Historic California Posts, Camps,
Stations and Airfields
George Air Force
Air Field, Victorville Air Force Base)
Army Air Field, circa 1943 (National Archives)
Force Base History
George Air Force Base (19411992) is
a former United States Air Force base located 8 miles Northwest
of Victorville, California, about 75 miles Northeast of Los Angeles,
It was closed by the Base Realignment and
Closure (or BRAC) 1992 commission at the end of the Cold War.
George Air Force Base was named in honor
of Brig Gen Harold Huston George (18921942) on June 2,
1950. A World War I fighter ace, General George directed air
operations in defense of the fortified islands in Manila Bay
at the beginning of World War II. He died on April 29, 1942 in
an aircraft accident near Darwin NT, Australia.
Major Commands to which assigned:
West Coast Air Corps Training Center,
June 26, 1941
Air Corps (AC) Flying Training Command,
January 23, 1942 (Redesignated Army Air Forces (AAF) Flying Training
Command, March 15, 1942 and Army Air Forces Training Command,
July 31, 1943
Air Technical Service Command, November
1, 1945 (Redesignated: Air Materiel Command, March 9, 1946. Airfield
placed on standby and temporarily inactive status, October 12,
1945. Transferred to jurisdiction of Sacramento Air Materiel
Area, May 15, 1947. Designated a sub-installation of San Bernardino
Air Depot, December 15, 1948, Reactivated, November 1, 1950.
Facility remained under Major Command jurisdiction during period
Continental Air Command, April 1, 1950
Air Defense Command, January 1, 1951
Strategic Air Command, July 23, 1951
Tactical Air Command, November 15, 1951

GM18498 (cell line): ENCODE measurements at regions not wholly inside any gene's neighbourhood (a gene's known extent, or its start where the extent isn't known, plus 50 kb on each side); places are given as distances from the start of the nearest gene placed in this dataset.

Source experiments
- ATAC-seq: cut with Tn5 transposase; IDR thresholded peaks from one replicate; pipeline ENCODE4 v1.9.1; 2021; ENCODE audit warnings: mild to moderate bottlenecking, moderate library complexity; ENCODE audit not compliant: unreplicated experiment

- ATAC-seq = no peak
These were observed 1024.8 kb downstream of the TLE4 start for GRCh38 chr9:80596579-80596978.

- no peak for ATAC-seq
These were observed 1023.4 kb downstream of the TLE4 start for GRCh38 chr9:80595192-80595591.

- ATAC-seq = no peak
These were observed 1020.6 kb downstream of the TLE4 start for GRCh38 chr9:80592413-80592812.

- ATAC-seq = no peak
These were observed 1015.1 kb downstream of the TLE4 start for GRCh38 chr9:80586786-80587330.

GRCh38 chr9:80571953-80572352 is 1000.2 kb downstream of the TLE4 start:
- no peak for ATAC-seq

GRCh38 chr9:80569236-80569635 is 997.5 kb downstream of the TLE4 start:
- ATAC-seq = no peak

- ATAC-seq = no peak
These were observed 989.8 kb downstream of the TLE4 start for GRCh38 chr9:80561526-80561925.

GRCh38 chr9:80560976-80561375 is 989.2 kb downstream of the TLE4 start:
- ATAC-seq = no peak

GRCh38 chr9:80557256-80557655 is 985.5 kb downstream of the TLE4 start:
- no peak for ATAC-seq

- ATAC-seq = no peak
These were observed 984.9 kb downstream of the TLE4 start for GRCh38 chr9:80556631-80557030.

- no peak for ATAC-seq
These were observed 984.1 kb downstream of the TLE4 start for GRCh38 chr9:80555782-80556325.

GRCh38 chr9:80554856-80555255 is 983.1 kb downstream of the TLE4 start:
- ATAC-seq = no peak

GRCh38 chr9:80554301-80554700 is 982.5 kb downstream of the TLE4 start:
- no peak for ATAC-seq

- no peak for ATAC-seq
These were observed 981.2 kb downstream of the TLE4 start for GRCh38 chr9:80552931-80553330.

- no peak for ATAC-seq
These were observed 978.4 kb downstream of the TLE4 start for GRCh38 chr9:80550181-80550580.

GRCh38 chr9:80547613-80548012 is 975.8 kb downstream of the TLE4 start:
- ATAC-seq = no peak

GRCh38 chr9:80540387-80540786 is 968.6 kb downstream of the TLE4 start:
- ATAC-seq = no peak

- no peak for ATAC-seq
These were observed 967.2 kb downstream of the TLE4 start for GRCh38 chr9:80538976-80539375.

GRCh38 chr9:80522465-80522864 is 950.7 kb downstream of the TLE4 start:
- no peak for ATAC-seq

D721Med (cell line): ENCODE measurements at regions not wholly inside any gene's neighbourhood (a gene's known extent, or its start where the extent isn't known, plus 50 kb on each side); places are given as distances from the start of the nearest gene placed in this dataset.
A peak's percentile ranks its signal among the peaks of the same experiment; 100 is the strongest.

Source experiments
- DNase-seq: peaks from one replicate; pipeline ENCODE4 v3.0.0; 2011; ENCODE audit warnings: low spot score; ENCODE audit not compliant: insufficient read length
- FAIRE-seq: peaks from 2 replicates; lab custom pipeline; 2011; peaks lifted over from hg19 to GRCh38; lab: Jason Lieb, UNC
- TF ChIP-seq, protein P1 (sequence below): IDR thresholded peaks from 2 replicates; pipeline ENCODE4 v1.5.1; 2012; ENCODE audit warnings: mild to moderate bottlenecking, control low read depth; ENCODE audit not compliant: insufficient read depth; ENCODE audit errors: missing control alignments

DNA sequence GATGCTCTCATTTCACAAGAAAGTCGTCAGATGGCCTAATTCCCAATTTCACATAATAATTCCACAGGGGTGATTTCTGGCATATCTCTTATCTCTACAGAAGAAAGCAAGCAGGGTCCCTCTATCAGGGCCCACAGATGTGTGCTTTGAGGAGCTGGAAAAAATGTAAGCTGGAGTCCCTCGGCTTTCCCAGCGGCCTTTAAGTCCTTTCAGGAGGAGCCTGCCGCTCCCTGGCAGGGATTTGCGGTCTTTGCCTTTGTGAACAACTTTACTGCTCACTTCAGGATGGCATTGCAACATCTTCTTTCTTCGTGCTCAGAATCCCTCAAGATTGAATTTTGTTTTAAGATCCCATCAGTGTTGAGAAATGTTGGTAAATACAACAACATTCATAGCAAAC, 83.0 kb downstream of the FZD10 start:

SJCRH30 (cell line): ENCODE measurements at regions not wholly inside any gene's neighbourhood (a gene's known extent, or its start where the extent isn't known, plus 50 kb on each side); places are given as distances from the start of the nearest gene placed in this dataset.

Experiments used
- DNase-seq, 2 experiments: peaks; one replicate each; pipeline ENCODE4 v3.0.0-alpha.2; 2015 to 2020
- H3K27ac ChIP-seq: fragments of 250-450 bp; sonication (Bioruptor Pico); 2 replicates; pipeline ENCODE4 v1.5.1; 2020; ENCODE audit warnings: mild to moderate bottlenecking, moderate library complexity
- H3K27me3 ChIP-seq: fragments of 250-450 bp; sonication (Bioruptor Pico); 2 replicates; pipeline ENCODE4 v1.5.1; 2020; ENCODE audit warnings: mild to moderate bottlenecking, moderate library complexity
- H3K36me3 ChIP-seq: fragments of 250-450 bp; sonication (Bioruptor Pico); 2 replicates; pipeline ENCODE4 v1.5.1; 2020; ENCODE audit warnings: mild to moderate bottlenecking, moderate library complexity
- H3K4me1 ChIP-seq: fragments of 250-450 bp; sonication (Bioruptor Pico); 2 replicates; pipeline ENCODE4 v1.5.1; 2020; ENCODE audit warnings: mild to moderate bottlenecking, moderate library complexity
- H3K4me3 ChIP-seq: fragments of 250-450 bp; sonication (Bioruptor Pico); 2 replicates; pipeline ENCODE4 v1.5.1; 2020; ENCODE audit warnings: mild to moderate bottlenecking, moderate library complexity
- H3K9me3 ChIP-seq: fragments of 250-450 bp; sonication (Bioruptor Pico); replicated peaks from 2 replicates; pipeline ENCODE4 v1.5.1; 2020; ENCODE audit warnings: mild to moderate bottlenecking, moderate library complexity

Air Combat Command, June 1, 1992
December 15, 1992
Major Units assigned:
AAF Bombardier School, June 1941
87th Base Headquarters and Air Base Sq,
October 1, 1941 (Redesignated: 87th Air Base Sq, July 18, 1942
April 30, 1944)
Air Corps (later Army Air Forces) Advanced
Flying School, June 26 1941 December 23, 1944
63d Troop Carrier Group, November 18,
1942 May 7, 1943
3035th AAF Base Unit, March 1, 1944 (Redesignated:
4196th AAF Base Unit, November 1, 1945, 2756th Air Force (AF)
Base Unit, August 28, 1948, 2579th Air Base Squadron, May 1
July 18, 1950)
36th Fighter-Interceptor Training Wing,
January 8 December 30, 1943
Army Air Force Radar Observer School,
September 1944 October 1945
434th Troop Carrier Group, October 1,
1945 February 2, 1946
482d Bombardment Group, July 5, 1945
September 1, 1945
1st Fighter-Interceptor Wing, July 18
December 1, 1951
94th Fighter-Interceptor Squadron, July
18, 1950 August 15, 1955
452d Bombardment Wing, August 10, 1950
October 26, 1950
116th Fighter-Bomber Wing, November 7,
1950 July 1, 1951, Federalized Georgia Air National Guard
131st Fighter-Bomber Wing, August 7, 1951
December 1, 1952, Federalized Missouri Air National Guard
146th Fighter-Bomber Wing, October 25,
1951 January 1, 1953, Federalized California Air National
479th Fighter-Day (later Tactical Fighter)
Wing, December 1, 1952 October 1, 1971
21st Fighter-Bomber Wing, January 1, 1953
November 28, 1954
456th Fighter-Interceptor Squadron, August
8, 1954 August 18, 1955